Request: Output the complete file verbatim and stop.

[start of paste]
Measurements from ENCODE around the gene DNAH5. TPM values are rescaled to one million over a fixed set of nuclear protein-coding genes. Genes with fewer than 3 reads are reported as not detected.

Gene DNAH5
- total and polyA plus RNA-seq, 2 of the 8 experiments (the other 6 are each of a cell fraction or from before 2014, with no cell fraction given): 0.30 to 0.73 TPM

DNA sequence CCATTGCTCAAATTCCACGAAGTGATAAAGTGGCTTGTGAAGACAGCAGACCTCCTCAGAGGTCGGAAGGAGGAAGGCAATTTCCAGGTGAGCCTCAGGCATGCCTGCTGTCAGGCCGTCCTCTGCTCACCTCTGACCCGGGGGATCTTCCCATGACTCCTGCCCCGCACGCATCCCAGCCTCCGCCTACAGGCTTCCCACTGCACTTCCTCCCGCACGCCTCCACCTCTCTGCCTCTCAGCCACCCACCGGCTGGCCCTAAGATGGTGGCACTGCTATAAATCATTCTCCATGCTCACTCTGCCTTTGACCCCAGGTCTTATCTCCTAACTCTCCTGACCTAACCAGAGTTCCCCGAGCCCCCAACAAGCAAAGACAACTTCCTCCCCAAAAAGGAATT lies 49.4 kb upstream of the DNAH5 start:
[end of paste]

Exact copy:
Measurements from ENCODE around the gene DNAH5. TPM values are rescaled to one million over a fixed set of nuclear protein-coding genes. Genes with fewer than 3 reads are reported as not detected.

Gene DNAH5
- total and polyA plus RNA-seq, 2 of the 8 experiments (the other 6 are each of a cell fraction or from before 2014, with no cell fraction given): 0.30 to 0.73 TPM

DNA sequence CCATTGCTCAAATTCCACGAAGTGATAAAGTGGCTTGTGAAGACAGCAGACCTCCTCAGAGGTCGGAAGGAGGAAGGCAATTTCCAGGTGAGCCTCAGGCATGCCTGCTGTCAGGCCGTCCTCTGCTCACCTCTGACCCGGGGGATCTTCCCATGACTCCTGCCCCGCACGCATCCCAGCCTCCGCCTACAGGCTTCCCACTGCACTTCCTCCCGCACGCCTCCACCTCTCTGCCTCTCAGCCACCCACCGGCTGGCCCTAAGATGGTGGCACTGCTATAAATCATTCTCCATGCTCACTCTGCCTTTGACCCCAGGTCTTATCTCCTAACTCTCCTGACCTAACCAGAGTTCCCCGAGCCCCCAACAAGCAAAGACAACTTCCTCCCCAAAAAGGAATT lies 49.4 kb upstream of the DNAH5 start: